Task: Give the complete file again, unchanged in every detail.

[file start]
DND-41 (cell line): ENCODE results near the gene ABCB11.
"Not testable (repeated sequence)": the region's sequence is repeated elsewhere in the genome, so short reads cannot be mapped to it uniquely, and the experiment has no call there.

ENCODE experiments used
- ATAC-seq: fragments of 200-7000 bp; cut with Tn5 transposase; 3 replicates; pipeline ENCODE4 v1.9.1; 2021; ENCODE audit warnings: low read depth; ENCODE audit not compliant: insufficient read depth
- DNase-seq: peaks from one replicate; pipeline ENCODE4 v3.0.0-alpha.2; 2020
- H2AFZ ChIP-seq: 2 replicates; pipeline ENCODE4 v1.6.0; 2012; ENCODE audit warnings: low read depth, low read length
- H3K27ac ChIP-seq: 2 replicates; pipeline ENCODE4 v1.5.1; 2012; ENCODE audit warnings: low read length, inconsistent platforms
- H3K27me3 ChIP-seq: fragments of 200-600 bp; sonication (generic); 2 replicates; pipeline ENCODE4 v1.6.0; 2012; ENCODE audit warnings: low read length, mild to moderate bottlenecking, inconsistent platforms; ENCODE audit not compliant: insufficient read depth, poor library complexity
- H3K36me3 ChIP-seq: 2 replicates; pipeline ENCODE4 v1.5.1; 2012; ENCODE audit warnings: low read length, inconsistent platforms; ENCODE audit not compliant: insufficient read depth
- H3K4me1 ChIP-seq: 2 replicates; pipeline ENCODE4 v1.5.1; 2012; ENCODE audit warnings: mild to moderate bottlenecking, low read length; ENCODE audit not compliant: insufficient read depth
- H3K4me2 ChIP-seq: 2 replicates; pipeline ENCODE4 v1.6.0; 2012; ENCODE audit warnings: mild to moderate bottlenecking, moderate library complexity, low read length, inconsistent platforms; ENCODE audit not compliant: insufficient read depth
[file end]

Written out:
DND-41 (cell line): ENCODE results near the gene ABCB11.
"Not testable (repeated sequence)": the region's sequence is repeated elsewhere in the genome, so short reads cannot be mapped to it uniquely, and the experiment has no call there.

ENCODE experiments used
- ATAC-seq: fragments of 200-7000 bp; cut with Tn5 transposase; 3 replicates; pipeline ENCODE4 v1.9.1; 2021; ENCODE audit warnings: low read depth; ENCODE audit not compliant: insufficient read depth
- DNase-seq: peaks from one replicate; pipeline ENCODE4 v3.0.0-alpha.2; 2020
- H2AFZ ChIP-seq: 2 replicates; pipeline ENCODE4 v1.6.0; 2012; ENCODE audit warnings: low read depth, low read length
- H3K27ac ChIP-seq: 2 replicates; pipeline ENCODE4 v1.5.1; 2012; ENCODE audit warnings: low read length, inconsistent platforms
- H3K27me3 ChIP-seq: fragments of 200-600 bp; sonication (generic); 2 replicates; pipeline ENCODE4 v1.6.0; 2012; ENCODE audit warnings: low read length, mild to moderate bottlenecking, inconsistent platforms; ENCODE audit not compliant: insufficient read depth, poor library complexity
- H3K36me3 ChIP-seq: 2 replicates; pipeline ENCODE4 v1.5.1; 2012; ENCODE audit warnings: low read length, inconsistent platforms; ENCODE audit not compliant: insufficient read depth
- H3K4me1 ChIP-seq: 2 replicates; pipeline ENCODE4 v1.5.1; 2012; ENCODE audit warnings: mild to moderate bottlenecking, low read length; ENCODE audit not compliant: insufficient read depth
- H3K4me2 ChIP-seq: 2 replicates; pipeline ENCODE4 v1.6.0; 2012; ENCODE audit warnings: mild to moderate bottlenecking, moderate library complexity, low read length, inconsistent platforms; ENCODE audit not compliant: insufficient read depth